The director talks about filming a music a montage on his lunch breaks, the meaning of “Walt face” and the fun of attending his first all-American Sweet Sixteen party.
Q: You employ a lot of interesting camera techniques in this episode, like when Walt is in chemo and everything accelerates around him. What’s the meaning of that?
A: Walt is in a vacuum, not aware of what is happening around him. When he’s getting chemo, that’s the one place where he’s completely on his own with his own thoughts. Everywhere else — at home, with Jesse — he’s always in this weird defensive position, having to make himself look tougher than he really is. But when he sits for a minute, things catch up with him, and he realizes the s___ he’s actually in.
Q: Your background is in music, having gotten your start as a musician in Sweden. Was that helpful for the dope slinging montage later in the episode?
A: I began my career as a recording artist, and eventually I started directing my own music videos. I found that montage really important — it shakes everything up. But we didn’t have much time for it: Basically, everyone else would go home and the producers would be like, “Here are a bunch of people to do another piece of the montage, you have 30 minutes.” I like working in those conditions, though. People are standing around giving me eyes, like, “Ugh!” We ran a guerrilla crew on those, restricting it to lunch breaks.
Q: What’s it like directing Bryan Cranston? How do you get him to produce those wonderful facial expressions?
A: Toward the end of filming, Bryan and I developed a mutual understanding: I would say, “Do this, do that,” and then, “Just do ‘Walt face.'” It’s suppressed anger, suppressed frustration. When I say, “Do Walt face” to Bryan, he knows exactly what it means for a given scene.
Q: We see a whole other side to Hank this episode. What’s going on with him?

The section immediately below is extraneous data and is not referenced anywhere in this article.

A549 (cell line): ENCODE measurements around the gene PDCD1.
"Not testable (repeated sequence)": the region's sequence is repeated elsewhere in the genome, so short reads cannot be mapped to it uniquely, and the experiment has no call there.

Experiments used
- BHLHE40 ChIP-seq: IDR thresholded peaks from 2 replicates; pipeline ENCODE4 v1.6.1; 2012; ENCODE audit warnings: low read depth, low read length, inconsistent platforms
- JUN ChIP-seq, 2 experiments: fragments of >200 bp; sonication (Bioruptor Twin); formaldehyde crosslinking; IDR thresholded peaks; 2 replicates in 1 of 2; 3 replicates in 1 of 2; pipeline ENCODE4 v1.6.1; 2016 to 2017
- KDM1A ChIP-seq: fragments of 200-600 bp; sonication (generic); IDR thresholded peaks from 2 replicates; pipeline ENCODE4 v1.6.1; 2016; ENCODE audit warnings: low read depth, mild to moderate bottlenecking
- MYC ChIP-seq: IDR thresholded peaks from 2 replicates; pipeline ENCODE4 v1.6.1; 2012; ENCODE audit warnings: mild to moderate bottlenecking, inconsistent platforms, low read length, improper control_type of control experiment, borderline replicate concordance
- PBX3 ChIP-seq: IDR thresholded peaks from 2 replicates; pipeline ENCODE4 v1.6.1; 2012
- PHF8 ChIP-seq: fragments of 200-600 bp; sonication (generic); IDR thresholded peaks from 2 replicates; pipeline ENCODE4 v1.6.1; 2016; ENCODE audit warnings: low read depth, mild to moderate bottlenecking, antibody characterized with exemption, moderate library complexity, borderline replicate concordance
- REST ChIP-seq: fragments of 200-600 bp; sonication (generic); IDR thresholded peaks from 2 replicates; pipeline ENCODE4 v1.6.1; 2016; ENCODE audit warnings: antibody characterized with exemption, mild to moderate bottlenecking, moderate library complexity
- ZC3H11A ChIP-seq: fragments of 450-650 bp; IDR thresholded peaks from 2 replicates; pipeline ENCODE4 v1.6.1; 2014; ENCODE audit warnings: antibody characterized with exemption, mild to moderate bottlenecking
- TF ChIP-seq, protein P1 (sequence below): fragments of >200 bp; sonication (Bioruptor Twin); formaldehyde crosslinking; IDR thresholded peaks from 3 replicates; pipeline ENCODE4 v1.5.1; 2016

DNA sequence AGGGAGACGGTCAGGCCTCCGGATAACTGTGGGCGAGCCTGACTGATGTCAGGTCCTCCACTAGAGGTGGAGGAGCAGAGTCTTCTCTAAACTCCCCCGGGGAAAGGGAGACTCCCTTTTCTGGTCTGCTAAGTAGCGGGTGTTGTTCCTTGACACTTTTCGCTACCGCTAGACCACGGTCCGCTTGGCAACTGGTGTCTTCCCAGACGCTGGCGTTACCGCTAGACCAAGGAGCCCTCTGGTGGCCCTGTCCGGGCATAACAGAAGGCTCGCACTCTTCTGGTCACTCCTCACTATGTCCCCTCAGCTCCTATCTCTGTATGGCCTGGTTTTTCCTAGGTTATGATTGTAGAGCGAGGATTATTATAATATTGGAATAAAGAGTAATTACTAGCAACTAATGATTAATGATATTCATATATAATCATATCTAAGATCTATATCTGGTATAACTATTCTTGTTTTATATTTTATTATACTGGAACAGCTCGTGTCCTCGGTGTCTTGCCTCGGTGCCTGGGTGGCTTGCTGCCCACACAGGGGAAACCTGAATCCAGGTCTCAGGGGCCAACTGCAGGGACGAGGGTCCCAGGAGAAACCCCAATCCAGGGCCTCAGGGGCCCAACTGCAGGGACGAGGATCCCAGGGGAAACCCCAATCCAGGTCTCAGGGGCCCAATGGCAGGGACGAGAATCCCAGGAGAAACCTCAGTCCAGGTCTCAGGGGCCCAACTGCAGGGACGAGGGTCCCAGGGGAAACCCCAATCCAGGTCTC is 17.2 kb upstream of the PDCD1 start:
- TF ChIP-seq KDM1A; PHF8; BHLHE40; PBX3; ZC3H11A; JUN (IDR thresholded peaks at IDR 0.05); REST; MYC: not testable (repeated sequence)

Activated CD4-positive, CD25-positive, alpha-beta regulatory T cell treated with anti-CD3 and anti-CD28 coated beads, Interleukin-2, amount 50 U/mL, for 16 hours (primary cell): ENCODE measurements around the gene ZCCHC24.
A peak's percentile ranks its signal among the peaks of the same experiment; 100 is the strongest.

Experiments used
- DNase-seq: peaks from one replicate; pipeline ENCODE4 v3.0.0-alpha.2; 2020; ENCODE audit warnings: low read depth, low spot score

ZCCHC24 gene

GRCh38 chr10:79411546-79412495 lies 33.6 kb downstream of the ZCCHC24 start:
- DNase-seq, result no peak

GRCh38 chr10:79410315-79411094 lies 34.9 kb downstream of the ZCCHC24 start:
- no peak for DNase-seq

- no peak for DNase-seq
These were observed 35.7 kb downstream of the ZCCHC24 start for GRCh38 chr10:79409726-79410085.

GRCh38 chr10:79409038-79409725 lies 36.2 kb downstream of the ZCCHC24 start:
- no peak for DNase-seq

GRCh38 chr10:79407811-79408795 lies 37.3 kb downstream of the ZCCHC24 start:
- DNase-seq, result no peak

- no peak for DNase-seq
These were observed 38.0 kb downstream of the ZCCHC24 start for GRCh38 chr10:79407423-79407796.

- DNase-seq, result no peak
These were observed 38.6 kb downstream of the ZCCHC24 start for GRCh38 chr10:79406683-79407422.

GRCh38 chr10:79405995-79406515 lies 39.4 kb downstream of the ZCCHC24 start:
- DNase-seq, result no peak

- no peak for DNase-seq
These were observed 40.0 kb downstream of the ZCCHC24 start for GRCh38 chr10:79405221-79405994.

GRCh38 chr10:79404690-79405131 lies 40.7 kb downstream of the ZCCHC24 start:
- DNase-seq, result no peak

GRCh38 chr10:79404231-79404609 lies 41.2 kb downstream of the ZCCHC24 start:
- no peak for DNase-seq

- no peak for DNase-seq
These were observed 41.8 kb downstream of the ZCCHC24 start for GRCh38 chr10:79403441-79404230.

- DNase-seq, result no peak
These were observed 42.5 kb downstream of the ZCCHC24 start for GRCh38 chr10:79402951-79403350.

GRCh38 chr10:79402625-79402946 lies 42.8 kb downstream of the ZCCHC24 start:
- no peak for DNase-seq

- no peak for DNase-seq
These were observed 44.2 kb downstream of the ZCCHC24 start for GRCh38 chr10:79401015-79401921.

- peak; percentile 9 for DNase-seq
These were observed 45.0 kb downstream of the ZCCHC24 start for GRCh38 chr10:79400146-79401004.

A: Being a police officer in America is a tough job. You go to work everyday and you get used to what you see. It’s like putting a frog in cold water and gradually bringing it to a boil: The frog doesn’t realize when it’s supposed to jump out. His job is having a bigger impact than Hank realizes. When you think about it, that’s life: Perpetual firefighting. Hank tries to get rid of his guilt about Tuco by throwing that grill in the Rio Grande. Of course, that’s not going to work. It doesn’t matter how far it travels, Hank will still have to live with what happened.
Q: What went in to dressing up those two junkies who rob Skinny Pete?
A: Crystal meth is nasty in lots of ways — it’s almost as low as sniffing glue. We wanted to create two people that you can get interested in: They have to be desperate, so we made sure they have every conceivable disease and skin condition imaginable.
Q: This was your first time directing a television show in the States. Were there any memorable firsts for you on set?
A: R.J. Mitte [Walter Jr.] had his Sweet Sixteen party while I was there. It was a hilarious party with live bands, lots of food and a new car. On set I had been wearing a pair of really rare top-shelf glow-in-the-dark Nike Dunks, and R.J. had said, “Oh I love those.” I was like, “You can be jealous all you want, you are never going to see a pair of these!” But I actually managed to wrangle a similar pair, which I gave him for his birthday. He loved it.Read More